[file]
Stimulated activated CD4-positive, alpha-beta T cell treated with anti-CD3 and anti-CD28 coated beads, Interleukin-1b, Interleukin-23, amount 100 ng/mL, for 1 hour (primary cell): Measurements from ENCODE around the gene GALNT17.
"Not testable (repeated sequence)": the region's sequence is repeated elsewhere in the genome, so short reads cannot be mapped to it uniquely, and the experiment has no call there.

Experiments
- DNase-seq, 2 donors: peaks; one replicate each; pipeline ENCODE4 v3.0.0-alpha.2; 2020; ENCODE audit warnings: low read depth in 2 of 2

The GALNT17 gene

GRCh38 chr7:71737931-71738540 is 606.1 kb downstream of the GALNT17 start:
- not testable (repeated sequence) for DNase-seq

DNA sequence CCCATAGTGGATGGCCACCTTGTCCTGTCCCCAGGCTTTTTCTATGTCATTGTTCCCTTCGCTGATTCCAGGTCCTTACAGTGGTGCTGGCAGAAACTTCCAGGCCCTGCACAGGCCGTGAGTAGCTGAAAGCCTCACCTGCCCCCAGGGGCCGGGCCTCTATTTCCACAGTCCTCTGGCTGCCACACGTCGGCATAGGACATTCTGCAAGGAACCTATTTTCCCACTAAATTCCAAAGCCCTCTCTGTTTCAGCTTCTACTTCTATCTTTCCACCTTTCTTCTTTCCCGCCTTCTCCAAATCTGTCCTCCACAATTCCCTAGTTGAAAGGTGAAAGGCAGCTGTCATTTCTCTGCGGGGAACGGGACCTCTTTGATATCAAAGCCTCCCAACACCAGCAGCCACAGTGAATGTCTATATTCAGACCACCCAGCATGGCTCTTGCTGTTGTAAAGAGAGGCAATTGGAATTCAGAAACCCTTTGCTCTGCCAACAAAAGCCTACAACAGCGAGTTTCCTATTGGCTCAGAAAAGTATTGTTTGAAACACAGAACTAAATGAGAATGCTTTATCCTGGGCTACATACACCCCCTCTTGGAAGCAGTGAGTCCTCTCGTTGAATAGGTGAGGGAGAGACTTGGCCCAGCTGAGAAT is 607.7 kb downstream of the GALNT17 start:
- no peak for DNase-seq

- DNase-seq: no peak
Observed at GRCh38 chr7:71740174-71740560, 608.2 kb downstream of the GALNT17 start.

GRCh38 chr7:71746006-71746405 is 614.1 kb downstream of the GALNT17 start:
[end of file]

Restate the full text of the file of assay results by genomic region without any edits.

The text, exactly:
Stimulated activated CD4-positive, alpha-beta T cell treated with anti-CD3 and anti-CD28 coated beads, Interleukin-1b, Interleukin-23, amount 100 ng/mL, for 1 hour (primary cell): Measurements from ENCODE around the gene GALNT17.
"Not testable (repeated sequence)": the region's sequence is repeated elsewhere in the genome, so short reads cannot be mapped to it uniquely, and the experiment has no call there.

Experiments
- DNase-seq, 2 donors: peaks; one replicate each; pipeline ENCODE4 v3.0.0-alpha.2; 2020; ENCODE audit warnings: low read depth in 2 of 2

The GALNT17 gene

GRCh38 chr7:71737931-71738540 is 606.1 kb downstream of the GALNT17 start:
- not testable (repeated sequence) for DNase-seq

DNA sequence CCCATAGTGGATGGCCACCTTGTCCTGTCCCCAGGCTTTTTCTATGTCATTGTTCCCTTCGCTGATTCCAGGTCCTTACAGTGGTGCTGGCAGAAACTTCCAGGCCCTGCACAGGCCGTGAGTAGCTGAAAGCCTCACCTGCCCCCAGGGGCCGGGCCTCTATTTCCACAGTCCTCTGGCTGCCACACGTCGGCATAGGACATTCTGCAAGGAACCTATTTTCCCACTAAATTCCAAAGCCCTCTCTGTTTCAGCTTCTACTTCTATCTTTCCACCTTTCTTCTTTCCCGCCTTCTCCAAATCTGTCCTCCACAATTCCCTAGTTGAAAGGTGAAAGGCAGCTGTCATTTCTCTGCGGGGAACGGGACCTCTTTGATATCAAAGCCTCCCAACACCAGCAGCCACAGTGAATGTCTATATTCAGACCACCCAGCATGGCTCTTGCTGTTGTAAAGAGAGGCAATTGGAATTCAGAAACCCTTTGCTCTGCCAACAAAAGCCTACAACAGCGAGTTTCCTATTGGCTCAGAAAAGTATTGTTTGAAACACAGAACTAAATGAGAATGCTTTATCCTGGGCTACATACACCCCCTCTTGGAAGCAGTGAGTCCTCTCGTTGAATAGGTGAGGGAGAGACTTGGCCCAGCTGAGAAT is 607.7 kb downstream of the GALNT17 start:
- no peak for DNase-seq

- DNase-seq: no peak
Observed at GRCh38 chr7:71740174-71740560, 608.2 kb downstream of the GALNT17 start.

GRCh38 chr7:71746006-71746405 is 614.1 kb downstream of the GALNT17 start: